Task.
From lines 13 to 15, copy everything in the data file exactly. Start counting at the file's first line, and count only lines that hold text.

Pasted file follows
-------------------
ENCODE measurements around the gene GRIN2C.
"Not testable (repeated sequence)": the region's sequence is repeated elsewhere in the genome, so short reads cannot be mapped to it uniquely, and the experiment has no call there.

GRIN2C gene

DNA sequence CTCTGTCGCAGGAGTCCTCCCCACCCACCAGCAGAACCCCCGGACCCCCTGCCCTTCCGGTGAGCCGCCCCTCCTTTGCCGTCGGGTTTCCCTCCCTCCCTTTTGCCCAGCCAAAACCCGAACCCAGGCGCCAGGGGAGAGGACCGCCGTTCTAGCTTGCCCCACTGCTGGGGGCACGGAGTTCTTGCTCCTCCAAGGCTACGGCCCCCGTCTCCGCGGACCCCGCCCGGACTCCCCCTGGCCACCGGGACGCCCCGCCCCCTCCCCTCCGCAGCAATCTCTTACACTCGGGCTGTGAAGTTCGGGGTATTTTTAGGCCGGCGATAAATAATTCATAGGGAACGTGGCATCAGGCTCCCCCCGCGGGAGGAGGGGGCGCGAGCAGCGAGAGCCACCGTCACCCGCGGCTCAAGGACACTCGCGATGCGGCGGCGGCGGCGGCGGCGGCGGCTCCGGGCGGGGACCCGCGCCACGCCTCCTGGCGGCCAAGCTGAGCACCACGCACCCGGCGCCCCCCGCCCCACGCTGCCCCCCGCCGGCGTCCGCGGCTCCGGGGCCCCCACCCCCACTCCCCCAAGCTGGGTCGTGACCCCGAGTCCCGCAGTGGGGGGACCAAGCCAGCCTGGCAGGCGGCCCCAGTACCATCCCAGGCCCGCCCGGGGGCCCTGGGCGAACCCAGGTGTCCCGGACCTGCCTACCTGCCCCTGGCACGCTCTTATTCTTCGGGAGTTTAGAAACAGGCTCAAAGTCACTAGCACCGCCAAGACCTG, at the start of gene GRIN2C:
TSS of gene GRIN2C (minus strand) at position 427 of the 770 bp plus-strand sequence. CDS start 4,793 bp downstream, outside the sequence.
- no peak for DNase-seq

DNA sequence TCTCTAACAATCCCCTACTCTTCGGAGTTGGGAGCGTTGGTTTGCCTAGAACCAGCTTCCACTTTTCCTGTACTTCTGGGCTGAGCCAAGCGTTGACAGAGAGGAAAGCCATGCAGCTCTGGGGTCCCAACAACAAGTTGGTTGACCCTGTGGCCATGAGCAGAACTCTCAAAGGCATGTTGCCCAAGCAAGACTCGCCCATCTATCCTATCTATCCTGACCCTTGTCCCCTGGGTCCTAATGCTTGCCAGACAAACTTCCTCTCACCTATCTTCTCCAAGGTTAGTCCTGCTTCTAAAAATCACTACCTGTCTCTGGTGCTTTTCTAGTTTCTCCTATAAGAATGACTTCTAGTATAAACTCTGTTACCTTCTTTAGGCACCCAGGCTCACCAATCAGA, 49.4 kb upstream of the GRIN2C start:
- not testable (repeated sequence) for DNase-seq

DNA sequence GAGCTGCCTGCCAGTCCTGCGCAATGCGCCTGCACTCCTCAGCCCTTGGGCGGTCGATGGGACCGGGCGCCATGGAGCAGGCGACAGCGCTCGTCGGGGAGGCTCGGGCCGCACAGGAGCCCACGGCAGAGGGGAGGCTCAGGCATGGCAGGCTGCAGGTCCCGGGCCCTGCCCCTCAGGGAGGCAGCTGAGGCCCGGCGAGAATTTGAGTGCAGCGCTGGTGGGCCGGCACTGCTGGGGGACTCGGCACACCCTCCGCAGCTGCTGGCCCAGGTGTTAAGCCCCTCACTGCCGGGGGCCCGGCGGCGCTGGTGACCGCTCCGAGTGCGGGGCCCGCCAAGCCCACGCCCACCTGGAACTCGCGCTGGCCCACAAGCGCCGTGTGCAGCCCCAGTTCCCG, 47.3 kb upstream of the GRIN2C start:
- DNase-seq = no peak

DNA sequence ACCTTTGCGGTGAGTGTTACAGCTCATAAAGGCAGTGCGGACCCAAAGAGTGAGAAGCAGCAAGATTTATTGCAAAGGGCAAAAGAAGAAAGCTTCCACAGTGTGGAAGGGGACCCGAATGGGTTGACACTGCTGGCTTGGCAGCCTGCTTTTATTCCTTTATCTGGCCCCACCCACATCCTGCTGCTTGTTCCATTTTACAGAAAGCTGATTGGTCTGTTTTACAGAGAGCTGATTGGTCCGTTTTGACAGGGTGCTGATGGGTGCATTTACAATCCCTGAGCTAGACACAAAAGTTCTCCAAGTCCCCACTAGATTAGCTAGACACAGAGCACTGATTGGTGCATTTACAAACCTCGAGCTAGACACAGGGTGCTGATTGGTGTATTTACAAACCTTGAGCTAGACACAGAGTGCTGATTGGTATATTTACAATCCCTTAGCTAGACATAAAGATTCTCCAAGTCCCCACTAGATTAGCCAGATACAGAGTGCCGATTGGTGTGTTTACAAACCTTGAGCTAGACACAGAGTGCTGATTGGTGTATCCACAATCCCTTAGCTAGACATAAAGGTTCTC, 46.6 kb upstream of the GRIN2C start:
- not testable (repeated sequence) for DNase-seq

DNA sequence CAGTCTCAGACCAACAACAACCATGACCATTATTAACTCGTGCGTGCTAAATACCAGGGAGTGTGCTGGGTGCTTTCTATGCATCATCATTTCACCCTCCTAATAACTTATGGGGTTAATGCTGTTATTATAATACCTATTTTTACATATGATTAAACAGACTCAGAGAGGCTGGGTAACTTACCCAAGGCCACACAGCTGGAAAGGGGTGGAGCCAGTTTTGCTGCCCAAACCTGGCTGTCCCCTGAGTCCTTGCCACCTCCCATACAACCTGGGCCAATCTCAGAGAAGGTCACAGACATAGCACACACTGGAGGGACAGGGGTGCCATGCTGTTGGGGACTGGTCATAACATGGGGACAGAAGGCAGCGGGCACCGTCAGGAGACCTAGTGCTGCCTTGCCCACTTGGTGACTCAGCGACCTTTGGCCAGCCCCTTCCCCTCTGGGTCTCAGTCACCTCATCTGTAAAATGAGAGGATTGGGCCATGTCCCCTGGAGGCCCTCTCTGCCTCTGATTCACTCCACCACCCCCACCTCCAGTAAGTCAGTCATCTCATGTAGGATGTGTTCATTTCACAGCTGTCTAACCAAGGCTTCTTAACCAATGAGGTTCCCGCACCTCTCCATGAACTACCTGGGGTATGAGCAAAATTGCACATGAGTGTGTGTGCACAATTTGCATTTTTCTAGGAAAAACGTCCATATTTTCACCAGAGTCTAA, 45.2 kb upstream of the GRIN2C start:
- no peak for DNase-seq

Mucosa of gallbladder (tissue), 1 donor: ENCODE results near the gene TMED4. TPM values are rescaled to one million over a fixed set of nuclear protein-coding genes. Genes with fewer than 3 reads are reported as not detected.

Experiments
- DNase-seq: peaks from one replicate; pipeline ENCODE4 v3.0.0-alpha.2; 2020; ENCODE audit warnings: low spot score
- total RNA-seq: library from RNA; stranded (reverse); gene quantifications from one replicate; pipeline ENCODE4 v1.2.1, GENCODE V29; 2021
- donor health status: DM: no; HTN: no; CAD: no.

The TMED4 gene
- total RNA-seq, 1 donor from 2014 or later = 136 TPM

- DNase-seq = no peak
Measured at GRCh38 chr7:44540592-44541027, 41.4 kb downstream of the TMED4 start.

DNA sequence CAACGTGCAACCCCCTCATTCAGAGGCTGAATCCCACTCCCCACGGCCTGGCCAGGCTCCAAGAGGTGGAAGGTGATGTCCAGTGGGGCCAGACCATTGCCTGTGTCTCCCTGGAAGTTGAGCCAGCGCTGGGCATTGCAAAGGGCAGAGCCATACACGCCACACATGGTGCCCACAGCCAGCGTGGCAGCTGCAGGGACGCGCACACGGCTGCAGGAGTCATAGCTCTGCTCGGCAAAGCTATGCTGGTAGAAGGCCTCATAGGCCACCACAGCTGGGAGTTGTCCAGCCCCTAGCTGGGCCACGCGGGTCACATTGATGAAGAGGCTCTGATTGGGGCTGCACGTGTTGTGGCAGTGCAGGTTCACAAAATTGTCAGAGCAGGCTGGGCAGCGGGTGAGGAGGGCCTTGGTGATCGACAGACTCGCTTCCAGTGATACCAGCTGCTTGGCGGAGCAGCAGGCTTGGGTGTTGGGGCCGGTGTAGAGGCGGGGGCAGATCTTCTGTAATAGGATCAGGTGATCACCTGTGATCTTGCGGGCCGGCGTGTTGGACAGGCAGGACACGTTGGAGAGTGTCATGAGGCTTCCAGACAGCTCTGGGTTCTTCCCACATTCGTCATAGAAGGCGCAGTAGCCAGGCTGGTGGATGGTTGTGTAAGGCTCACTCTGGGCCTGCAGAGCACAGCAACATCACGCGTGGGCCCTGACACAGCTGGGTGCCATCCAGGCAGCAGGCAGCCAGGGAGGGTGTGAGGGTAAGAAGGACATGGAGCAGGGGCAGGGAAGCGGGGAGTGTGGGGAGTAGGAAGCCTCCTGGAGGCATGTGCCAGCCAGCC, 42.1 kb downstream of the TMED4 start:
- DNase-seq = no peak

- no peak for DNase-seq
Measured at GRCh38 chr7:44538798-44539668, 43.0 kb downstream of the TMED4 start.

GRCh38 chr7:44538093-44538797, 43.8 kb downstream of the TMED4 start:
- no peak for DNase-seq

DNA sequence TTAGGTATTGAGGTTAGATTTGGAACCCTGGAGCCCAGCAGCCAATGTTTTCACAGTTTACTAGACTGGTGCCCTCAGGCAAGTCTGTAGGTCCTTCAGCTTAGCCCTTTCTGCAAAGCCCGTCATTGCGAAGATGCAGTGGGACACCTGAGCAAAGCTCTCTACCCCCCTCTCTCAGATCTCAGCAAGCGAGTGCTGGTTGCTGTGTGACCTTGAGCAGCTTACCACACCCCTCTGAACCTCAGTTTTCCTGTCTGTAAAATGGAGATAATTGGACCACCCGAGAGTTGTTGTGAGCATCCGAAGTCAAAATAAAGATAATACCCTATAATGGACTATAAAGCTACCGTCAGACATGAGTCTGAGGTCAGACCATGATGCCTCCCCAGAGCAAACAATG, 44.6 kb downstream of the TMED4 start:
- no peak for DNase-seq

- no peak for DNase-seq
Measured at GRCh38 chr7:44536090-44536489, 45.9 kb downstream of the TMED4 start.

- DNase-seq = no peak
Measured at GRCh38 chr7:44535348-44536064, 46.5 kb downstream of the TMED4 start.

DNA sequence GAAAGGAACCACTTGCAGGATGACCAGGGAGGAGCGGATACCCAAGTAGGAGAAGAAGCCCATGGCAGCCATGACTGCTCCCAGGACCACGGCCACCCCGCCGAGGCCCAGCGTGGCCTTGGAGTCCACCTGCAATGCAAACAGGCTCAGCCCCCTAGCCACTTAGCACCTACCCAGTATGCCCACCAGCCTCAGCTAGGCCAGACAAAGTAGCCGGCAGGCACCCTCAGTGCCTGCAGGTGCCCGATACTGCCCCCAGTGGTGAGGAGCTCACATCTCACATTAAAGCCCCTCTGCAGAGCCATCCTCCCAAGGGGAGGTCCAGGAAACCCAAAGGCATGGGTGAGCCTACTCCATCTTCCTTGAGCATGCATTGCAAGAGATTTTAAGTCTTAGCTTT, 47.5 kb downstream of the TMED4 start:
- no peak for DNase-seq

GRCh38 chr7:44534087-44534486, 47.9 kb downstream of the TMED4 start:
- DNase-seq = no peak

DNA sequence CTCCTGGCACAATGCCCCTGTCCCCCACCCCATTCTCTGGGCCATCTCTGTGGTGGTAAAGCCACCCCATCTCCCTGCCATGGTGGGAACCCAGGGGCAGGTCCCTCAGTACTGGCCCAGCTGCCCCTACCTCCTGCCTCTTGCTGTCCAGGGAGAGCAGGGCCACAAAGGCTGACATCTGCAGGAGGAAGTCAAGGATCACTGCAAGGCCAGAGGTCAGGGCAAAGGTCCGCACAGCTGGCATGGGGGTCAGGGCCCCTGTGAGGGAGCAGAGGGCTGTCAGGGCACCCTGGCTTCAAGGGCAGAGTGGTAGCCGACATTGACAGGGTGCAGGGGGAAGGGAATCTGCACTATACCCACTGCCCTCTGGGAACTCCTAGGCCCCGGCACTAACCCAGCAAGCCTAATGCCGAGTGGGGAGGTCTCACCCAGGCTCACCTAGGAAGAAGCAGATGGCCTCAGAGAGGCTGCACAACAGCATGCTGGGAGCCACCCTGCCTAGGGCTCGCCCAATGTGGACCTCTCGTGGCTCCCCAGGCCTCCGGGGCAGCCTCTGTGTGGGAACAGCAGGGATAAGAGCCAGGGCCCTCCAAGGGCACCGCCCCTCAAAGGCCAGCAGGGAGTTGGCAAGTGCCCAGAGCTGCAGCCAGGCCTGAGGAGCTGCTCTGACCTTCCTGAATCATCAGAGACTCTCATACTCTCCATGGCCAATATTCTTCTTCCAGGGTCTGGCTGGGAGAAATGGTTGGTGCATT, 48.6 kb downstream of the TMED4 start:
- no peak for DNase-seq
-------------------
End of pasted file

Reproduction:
DNA sequence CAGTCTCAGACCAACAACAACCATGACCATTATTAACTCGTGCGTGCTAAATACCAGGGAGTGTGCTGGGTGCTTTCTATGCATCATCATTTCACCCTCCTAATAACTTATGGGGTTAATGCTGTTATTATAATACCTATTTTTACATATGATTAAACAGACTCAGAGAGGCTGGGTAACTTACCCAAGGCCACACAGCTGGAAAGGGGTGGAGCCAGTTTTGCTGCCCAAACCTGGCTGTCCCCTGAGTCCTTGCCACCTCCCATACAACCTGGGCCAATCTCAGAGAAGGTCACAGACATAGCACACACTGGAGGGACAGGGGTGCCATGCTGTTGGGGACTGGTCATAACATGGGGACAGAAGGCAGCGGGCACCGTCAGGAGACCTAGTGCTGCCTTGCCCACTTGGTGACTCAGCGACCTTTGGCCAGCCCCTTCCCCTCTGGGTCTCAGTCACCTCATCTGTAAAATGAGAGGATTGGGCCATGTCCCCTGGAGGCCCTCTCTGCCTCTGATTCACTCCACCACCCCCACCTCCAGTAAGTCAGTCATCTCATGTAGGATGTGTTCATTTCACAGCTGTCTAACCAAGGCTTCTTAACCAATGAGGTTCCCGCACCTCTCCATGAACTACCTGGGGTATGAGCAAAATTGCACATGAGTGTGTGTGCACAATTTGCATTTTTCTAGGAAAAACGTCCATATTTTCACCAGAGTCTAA, 45.2 kb upstream of the GRIN2C start:
- no peak for DNase-seq

Mucosa of gallbladder (tissue), 1 donor: ENCODE results near the gene TMED4. TPM values are rescaled to one million over a fixed set of nuclear protein-coding genes. Genes with fewer than 3 reads are reported as not detected.